Meeting Monday, Jan. 30, the board narrowed its choices to three sites. One is on the north side of Poplar Avenue between Kimbrough and Oakleigh. The second is at Forest Hill-Irene Road and Poplar Pike, and the third is a parcel of land south of that.

55. Planned Parenthood Greater Memphis Lobbying Against ‘Extreme’ Abortion Bill -

NASHVILLE – Planned Parenthood Greater Memphis is calling The Heartbeat Bill an “extreme” piece of legislation designed to outlaw abortion and potentially distract state lawmakers from other attempts to restrict the procedure.

56. Planned Parenthood Greater Memphis Lobbying Against 'Extreme' Abortion Bill -

NASHVILLE – Planned Parenthood Greater Memphis is calling The Heartbeat Bill an “extreme” piece of legislation designed to outlaw abortion and potentially distract state lawmakers from other attempts to restrict the procedure.

57. The Week Ahead: January 31- February 6 -

Good morning, Memphis! It will get up to 49 degrees Saturday, but the Mississippi River water temp will still be frigid when the annual Polar Bear Plunge for Special Olympics splashes off at Mud Island River Park. A busy week starts with Gov. Bill Haslam’s State of the State address today.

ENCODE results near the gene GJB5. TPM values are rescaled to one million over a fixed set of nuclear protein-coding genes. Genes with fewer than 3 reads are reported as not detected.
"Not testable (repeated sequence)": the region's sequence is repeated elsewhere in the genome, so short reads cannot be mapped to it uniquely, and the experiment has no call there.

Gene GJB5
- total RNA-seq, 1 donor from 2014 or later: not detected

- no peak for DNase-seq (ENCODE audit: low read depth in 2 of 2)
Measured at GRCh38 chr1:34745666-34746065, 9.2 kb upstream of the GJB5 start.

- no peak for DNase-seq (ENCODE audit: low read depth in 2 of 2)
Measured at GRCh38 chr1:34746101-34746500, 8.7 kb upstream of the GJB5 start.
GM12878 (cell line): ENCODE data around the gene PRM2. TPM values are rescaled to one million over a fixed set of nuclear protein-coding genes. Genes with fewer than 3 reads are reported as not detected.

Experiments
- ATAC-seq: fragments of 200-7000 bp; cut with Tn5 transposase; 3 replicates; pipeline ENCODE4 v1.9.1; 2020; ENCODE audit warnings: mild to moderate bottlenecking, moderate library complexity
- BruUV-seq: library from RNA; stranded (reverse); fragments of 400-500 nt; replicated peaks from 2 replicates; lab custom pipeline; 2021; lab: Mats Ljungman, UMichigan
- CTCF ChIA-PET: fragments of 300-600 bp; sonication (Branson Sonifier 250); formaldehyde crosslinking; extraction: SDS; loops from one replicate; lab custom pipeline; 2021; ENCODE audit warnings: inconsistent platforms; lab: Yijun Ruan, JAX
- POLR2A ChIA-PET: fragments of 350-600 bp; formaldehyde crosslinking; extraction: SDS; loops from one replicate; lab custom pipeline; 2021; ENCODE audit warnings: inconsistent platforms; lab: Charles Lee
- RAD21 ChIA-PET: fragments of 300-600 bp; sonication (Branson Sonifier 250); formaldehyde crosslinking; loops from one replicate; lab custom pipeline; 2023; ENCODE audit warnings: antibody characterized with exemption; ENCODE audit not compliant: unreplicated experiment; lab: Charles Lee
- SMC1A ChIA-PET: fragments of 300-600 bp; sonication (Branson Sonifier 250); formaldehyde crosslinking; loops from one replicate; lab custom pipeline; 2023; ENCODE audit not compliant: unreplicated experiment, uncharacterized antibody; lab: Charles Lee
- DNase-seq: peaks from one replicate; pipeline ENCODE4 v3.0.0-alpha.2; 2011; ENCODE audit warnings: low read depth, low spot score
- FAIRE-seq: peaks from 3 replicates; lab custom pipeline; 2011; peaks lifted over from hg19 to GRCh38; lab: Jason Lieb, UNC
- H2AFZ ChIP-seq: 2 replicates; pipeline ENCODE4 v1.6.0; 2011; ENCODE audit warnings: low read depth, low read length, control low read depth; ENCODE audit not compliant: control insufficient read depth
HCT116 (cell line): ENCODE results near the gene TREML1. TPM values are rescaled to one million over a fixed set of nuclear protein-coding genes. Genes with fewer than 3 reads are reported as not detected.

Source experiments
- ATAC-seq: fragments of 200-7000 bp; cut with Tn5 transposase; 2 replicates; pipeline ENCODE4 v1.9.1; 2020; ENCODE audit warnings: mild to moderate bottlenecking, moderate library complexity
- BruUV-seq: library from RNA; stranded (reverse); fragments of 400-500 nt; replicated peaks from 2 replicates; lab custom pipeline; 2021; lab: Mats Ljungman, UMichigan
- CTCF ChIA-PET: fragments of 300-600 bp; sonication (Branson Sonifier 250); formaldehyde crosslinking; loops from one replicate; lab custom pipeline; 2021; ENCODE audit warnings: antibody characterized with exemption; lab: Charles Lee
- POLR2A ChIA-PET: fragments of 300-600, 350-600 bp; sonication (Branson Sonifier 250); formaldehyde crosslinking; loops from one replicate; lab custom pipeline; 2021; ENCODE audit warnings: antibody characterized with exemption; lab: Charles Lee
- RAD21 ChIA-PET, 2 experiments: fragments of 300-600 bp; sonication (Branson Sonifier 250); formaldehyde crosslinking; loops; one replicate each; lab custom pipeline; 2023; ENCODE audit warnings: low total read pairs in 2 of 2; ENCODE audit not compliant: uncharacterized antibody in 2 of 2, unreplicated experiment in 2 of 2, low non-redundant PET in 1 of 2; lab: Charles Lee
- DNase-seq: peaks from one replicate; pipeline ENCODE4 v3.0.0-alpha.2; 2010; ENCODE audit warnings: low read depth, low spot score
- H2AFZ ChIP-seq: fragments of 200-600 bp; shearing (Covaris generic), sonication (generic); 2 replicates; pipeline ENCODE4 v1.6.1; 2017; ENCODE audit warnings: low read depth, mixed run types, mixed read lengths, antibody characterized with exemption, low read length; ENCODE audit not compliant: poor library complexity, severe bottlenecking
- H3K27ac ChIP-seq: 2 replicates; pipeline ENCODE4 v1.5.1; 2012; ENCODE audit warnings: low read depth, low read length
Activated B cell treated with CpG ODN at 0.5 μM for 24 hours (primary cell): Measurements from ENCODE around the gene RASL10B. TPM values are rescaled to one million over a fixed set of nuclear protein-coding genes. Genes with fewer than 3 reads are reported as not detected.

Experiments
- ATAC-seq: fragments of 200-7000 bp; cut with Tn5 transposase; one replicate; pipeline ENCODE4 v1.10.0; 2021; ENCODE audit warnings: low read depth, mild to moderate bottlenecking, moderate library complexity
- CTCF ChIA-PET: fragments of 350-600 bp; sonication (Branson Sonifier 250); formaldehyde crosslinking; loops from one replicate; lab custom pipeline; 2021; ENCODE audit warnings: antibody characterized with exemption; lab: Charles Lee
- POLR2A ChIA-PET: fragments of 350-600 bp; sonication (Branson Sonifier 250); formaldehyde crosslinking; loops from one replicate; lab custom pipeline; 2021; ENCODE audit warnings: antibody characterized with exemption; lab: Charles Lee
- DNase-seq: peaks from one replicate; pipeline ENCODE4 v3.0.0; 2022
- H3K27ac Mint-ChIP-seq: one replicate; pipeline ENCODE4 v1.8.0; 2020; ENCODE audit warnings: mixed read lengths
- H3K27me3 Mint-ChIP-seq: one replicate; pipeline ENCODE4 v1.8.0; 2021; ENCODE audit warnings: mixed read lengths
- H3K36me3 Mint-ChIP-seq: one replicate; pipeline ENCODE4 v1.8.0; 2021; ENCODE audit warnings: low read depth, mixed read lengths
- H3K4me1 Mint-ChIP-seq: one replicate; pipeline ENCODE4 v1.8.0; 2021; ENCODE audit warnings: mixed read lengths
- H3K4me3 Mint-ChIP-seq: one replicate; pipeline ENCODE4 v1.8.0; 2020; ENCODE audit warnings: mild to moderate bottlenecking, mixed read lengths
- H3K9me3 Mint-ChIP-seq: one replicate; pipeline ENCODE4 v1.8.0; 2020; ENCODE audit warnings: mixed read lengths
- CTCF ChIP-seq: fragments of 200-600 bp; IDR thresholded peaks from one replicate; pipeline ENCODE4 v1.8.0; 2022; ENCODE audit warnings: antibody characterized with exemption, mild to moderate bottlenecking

58. Boyd Leaving Haslam Administration As He Ponders Gov's Bid -

NASHVILLE, Tenn. (AP) – Randy Boyd is stepping down as commissioner of the state Department of Economic and Community Development as he ponders a bid to succeed term-limited Gov. Bill Haslam in 2018.

59. Robinson Takes on Dual Roles At Campbell Clinic -

Dr. James Robinson recently joined Campbell Clinic Orthopaedics in two roles: as the lead physician for the clinic’s new daytime walk-in program and as a sports medicine family practice doctor treating sports injuries for young athletes and weekend warriors.
The walk-in clinics are offered at all five Campbell Clinic locations, and Robinson staffs the program in the Germantown office. 

60. Lawsuit: Tennessee Driver's License Law Punishes Poor -

NASHVILLE, Tenn. (AP) – Justice reform groups are challenging a Tennessee law they say unfairly punishes the poor by revoking driver's licenses due to unpaid court fines.

The National Center for Law and Economic Justice and other groups filed a lawsuit Wednesday in Nashville federal court against Gov. Bill Haslam, Attorney General Herbert Slatery and other state officials, The Tennessean reported (http://tnne.ws/2hYEYPd).